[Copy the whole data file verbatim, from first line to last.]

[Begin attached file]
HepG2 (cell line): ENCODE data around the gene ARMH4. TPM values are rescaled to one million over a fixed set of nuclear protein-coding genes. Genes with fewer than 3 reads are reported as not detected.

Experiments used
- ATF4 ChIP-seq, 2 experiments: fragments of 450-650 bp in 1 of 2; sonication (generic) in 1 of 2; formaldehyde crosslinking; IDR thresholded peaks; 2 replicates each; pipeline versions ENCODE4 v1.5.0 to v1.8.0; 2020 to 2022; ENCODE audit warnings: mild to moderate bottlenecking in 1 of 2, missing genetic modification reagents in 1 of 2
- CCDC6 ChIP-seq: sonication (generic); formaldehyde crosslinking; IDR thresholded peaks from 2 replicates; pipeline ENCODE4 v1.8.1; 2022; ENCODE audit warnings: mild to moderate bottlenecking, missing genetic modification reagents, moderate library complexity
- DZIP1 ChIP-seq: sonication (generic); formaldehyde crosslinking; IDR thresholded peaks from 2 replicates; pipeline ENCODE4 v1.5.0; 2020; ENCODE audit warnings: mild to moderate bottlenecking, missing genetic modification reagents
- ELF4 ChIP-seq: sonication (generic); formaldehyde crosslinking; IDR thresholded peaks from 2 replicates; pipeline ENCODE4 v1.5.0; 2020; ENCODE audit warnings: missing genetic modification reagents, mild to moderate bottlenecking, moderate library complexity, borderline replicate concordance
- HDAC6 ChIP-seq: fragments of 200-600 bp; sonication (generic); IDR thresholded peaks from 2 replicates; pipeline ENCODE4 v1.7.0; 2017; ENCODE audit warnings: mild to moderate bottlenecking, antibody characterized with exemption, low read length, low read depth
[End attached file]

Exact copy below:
HepG2 (cell line): ENCODE data around the gene ARMH4. TPM values are rescaled to one million over a fixed set of nuclear protein-coding genes. Genes with fewer than 3 reads are reported as not detected.

Experiments used
- ATF4 ChIP-seq, 2 experiments: fragments of 450-650 bp in 1 of 2; sonication (generic) in 1 of 2; formaldehyde crosslinking; IDR thresholded peaks; 2 replicates each; pipeline versions ENCODE4 v1.5.0 to v1.8.0; 2020 to 2022; ENCODE audit warnings: mild to moderate bottlenecking in 1 of 2, missing genetic modification reagents in 1 of 2
- CCDC6 ChIP-seq: sonication (generic); formaldehyde crosslinking; IDR thresholded peaks from 2 replicates; pipeline ENCODE4 v1.8.1; 2022; ENCODE audit warnings: mild to moderate bottlenecking, missing genetic modification reagents, moderate library complexity
- DZIP1 ChIP-seq: sonication (generic); formaldehyde crosslinking; IDR thresholded peaks from 2 replicates; pipeline ENCODE4 v1.5.0; 2020; ENCODE audit warnings: mild to moderate bottlenecking, missing genetic modification reagents
- ELF4 ChIP-seq: sonication (generic); formaldehyde crosslinking; IDR thresholded peaks from 2 replicates; pipeline ENCODE4 v1.5.0; 2020; ENCODE audit warnings: missing genetic modification reagents, mild to moderate bottlenecking, moderate library complexity, borderline replicate concordance
- HDAC6 ChIP-seq: fragments of 200-600 bp; sonication (generic); IDR thresholded peaks from 2 replicates; pipeline ENCODE4 v1.7.0; 2017; ENCODE audit warnings: mild to moderate bottlenecking, antibody characterized with exemption, low read length, low read depth